Current Drug Discovery Technologies (v.11, #2)
Nicotinic Acid and its Derivatives: Synthetic Routes, Crystal Forms and Polymorphs by Pan-Pan Zhou, Xiao-Bo Sun, Wen-Yuan Qiu (97-108).
Nicotinic acid is a well-known pharmaceutical in the vitamin B group that has attracted great interest in the pastdecades due to its significant importance in the treatment of the human diseases like pellagra. Also, nicotinic acid derivativeshave been devoted to much attention due to their different pharmaceutical effects in the treatment of diseases. Inview of this, the developments of nicotinic acid and its derivatives including their synthetic methods by using differentsubstrates, and their structural modifications (e.g., substitution of one or more positions of pyridyl ring or acid) were reviewedin details. Drug molecules like nicotinic acid and its derivatives may exist in more than one crystal form in itssolid state, known as polymorphs. Different polymorphs have different dissolution rates and aqueous solubility. Therefore,we reviewed structures of different crystal forms of nicotinic acid and its derivatives.
The Importance of Epitope Binning for Biological Drug Discovery by Benjamin D. Brooks (109-112).
The pharmaceutical industry is experiencing comeback sales growth due in large part to the industry's R&D effortsthat center on biologics drug development. To facilitate that effort, tools are being developed for more effective biologicdrug development. At the forefront of this effort is epitope characterization, in particular epitope binning, primarilydue to the role an epitope plays in drug function. Here we detail the financial advantages of epitope binning including (1)increased R&D productivity due to increased work in process, (2) reduced number of “dead-end”candidates, and (3) increasedabilityto reengineer antibodies based on the epitope. With the arrival of high throughput biosensors, this manuscriptserves as a call to push epitope binning earlier in the biological drug discovery process.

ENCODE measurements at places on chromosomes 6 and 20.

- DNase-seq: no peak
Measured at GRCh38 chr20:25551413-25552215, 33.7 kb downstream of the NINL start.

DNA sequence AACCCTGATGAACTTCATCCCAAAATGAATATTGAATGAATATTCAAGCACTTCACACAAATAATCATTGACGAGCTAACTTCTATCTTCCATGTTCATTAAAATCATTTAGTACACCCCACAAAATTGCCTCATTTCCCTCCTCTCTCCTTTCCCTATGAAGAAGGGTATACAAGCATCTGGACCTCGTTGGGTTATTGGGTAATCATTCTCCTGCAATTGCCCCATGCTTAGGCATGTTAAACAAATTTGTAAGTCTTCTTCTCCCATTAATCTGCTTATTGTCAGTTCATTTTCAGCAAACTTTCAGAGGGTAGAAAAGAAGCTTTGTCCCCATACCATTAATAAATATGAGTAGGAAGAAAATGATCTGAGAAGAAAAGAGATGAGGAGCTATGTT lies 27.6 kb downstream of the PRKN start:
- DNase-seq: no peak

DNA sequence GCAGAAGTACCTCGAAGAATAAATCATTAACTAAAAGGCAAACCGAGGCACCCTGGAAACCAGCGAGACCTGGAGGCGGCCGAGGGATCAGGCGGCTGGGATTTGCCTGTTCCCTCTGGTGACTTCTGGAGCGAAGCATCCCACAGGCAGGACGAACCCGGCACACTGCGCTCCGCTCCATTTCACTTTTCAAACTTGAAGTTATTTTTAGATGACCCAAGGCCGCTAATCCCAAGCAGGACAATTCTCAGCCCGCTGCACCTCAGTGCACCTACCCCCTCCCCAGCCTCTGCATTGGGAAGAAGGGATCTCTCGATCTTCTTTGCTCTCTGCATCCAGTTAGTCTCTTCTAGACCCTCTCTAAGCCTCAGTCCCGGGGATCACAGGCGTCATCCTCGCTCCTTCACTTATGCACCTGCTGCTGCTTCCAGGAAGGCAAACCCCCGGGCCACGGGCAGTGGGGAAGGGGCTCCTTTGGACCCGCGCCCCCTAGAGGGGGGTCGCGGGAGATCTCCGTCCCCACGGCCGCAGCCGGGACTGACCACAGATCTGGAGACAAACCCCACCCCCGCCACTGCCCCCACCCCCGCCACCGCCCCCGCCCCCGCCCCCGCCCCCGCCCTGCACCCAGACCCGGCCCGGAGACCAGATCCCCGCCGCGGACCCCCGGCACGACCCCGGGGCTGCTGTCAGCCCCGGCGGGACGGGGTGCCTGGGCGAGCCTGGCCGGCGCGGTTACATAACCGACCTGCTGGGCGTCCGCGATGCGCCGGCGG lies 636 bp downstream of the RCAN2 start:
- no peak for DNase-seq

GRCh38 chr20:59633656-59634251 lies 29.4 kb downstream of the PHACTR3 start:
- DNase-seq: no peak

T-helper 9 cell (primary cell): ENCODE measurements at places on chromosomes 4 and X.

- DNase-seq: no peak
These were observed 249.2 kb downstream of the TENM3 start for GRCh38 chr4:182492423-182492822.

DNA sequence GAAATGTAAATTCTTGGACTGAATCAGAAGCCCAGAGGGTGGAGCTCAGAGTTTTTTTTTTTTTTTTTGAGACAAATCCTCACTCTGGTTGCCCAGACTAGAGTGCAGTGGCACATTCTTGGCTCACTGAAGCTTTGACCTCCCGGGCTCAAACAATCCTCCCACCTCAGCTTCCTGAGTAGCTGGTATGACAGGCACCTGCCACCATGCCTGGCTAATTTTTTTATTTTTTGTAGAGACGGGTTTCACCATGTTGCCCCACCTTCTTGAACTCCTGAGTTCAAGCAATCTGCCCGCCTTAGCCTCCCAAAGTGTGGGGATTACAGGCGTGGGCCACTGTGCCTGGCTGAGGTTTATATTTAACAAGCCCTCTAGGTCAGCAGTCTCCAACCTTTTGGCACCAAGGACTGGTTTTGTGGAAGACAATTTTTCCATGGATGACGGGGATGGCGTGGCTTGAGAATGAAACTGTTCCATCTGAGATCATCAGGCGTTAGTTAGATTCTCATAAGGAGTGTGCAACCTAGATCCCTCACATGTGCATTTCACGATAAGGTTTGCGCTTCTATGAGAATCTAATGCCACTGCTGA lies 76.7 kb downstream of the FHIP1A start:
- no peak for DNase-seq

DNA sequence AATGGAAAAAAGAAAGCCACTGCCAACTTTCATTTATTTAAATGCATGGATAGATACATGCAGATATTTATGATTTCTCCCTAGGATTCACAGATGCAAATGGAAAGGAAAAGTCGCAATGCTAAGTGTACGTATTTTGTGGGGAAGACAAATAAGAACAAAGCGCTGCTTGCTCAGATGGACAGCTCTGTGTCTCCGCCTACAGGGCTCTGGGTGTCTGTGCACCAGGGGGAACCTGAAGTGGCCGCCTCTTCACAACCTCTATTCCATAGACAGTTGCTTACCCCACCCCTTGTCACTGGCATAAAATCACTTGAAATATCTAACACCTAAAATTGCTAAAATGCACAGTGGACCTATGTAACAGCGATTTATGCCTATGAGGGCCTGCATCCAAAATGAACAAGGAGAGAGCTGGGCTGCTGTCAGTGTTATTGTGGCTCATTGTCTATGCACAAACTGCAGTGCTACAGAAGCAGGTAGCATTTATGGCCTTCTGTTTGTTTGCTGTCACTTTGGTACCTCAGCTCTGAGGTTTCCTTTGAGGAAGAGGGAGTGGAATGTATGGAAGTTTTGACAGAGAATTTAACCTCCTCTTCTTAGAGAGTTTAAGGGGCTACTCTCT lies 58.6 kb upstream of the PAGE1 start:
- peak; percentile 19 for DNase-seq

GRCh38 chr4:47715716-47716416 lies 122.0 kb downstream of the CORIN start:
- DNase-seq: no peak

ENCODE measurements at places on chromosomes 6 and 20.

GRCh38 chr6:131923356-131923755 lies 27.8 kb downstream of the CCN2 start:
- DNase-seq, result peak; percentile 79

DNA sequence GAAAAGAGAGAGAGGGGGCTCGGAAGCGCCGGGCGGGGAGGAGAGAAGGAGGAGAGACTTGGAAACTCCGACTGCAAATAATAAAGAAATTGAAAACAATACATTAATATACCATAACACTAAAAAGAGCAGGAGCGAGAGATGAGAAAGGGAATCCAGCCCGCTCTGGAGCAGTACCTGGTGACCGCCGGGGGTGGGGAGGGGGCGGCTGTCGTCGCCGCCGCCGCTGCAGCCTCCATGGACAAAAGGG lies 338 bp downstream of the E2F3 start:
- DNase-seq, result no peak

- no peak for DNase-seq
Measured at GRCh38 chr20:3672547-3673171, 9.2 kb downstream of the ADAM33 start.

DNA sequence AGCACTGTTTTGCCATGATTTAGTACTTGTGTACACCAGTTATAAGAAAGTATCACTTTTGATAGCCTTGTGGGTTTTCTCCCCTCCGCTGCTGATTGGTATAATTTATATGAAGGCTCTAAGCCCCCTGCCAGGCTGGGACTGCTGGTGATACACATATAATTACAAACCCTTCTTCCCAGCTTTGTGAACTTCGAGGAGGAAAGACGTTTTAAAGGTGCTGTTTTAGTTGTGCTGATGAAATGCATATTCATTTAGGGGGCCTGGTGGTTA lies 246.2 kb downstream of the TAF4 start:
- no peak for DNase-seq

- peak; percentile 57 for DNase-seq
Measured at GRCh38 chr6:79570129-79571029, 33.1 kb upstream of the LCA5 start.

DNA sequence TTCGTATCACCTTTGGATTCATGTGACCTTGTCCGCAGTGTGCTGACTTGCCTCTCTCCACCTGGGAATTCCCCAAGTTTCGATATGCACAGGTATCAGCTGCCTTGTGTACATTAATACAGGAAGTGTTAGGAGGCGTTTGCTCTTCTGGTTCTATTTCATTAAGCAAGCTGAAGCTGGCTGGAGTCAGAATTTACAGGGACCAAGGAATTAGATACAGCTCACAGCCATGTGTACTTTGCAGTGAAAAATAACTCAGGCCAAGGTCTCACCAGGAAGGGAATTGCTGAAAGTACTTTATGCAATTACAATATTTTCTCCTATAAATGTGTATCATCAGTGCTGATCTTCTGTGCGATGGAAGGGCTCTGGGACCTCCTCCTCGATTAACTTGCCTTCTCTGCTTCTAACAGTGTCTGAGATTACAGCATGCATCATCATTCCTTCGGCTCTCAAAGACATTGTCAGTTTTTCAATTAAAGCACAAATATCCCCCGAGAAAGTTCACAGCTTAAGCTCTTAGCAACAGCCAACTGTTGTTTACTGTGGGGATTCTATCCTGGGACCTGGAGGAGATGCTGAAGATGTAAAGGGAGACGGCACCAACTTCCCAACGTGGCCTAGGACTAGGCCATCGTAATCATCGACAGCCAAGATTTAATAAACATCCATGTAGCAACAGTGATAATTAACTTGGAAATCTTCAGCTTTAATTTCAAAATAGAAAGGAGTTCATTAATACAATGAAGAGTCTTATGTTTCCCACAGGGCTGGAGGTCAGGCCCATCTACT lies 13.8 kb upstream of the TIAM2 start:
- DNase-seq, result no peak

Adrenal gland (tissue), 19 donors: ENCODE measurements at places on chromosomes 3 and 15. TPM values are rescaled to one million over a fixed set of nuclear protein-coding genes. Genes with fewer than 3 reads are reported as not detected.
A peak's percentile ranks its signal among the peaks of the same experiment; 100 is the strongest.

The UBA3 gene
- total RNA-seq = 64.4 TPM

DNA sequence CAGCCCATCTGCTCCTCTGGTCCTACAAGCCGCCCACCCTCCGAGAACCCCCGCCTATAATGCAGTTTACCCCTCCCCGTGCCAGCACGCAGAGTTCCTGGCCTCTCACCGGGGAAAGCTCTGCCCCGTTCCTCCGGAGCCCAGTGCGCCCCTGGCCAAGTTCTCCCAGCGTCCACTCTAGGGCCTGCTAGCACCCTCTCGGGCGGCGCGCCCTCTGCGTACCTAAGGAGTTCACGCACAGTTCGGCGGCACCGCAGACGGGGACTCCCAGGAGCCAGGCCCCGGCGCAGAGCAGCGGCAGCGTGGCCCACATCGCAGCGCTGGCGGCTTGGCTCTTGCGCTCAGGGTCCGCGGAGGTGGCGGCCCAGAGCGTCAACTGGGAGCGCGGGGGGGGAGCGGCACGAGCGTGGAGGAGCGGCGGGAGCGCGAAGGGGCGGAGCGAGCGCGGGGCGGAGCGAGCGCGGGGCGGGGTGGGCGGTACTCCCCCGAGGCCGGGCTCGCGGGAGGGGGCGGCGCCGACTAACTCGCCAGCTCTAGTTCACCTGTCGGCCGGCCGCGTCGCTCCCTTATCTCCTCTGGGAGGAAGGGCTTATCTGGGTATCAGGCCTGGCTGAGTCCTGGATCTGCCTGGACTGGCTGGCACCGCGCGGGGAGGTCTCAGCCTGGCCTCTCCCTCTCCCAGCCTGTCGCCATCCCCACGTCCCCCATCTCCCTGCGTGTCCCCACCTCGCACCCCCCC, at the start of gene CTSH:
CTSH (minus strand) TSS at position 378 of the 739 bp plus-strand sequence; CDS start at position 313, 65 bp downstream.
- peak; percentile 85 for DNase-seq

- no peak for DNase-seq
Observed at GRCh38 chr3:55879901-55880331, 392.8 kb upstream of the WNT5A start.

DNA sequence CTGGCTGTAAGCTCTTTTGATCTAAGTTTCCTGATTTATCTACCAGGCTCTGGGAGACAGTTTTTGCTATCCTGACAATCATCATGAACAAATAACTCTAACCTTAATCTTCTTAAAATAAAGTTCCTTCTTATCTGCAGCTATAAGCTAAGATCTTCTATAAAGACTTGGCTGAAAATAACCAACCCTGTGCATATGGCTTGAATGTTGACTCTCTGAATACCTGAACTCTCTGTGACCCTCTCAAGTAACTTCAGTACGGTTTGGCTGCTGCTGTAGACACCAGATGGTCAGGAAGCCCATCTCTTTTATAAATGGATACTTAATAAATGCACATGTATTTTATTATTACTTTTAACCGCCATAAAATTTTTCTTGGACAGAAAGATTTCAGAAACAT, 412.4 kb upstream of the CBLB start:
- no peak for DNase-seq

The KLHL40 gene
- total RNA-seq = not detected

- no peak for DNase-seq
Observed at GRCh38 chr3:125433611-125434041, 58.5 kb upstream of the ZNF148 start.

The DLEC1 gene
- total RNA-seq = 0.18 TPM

Potent Phosphatidylinositol 3-Kinase Inhibitors and Their Biology by Mukesh Chandra Joshi, Krishan Kumar, Vikrant Kumar (113-126).
The Phosphoinositide 3-kinase (PI3k) is an important regulator of intracellular signalling pathways, like cellproliferation, migration, survival, and angiogenesis upon activation by growth factor or receptors. The PI3k's pathway isfrequently up-regulated in human cancers, thus inhibition of PI3k's is a promising approach for cancer therapy. Many potentPI3k's inhibitors have been reported so far and few of them are in clinical trial like GDC-0941, BGT-226, AZD-6482and others are natural products etc.
Selective Cyclooxygenase Inhibitors: Current Status by Ravindran Nandakishore, Prasanna R. Yalavarthi, Yengala R. Kiran, Malepati Rajapranathi (127-132).
For ages aspirin has established its value as an analgesic, anti-inflammatory drug, but in 1938, it was found tobe a causative factor of gastric inflammation (ulcer). Later discovered non-steroidal anti-inflammatory drugs (NSAIDs)were found effective as aspirin but failed to overcome the goal of safer aspirin. As the method of prostaglandin inhibitionthrough COX is a common mechanism to both the wanted and unwanted effects of aspirin and non-aspirin NSAIDs, theCOX enzyme becomes a target for drug designers for the development of the “safe aspirin”. In the late 1990s, a new classof drug molecules collectively known as selective inhibitors of cyclooxygenase-2(Coxibs) was developed for the treatmentof pain and inflammation. Coxibs developed were as efficacious as the common NSAIDs, but they are devoid of majorside effect, the gastrointestinal bleeding. This review presents an overview on all the discovered COX-2 inhibitors,their physiological role, side effects and reasons of their withdrawal.
Design and Synthesis of New Potent Inhibitors of Farnesyl Pyrophosphate Synthase by Volodymyr Prokopenko, Vasyl Kovalishyn, Michael Shevchuk, Iryna Kopernyk, Larysa Metelytsia, Vadim Romanenko, Sergey Mogilevich, Valery Kukhar (133-144).
Predictive QSAR models for the inhibition activities of nitrogen-containing bisphosphonates (N-BPs) againstfarnesyl pyrophosphate synthase (FPPS) from Leishmania major (LeFPPS) were developed using a data set of 97 compounds.The QSAR models were developed through the use of Artificial Neural Networks and Random Forest learningprocedures. The predictive ability of the models was tested by means of leave-one-out cross-validation; Q2values rangingfrom 0.45-0.79 were obtained for the regression models. The consensus prediction for the external evaluation set affordedhigh predictive power (Q2=0.76 for 35 compounds).;The robustness of the QSAR models was also evaluated using a Y-randomization procedure. A small set of 6 new N-BPswere designed and synthesized applying the Michael reaction of tetrakis (trimethylsilyl) ethenylidene bisphosphonate withamines. The inhibition activities of these compounds against LeFPPS were predicted by the developed QSAR models andwere found to correlate with their fungistatic activities against Candida albicans. The antifungal activities of N-BPs bearingn-butyl and cyclopropyl side chains exceeded the activities of Fluconazole, a triazole-containing antifungal drug. Inconclusion, the N-BPs developed here present promising candidate drugs for the treatment of fungal diseases.
Bypass Mechanisms of Resistance to Tyrosine Kinase Inhibition in Chronic Myelogenous Leukaemia by Gabriella Marfe, Carla Di Stefano (145-153).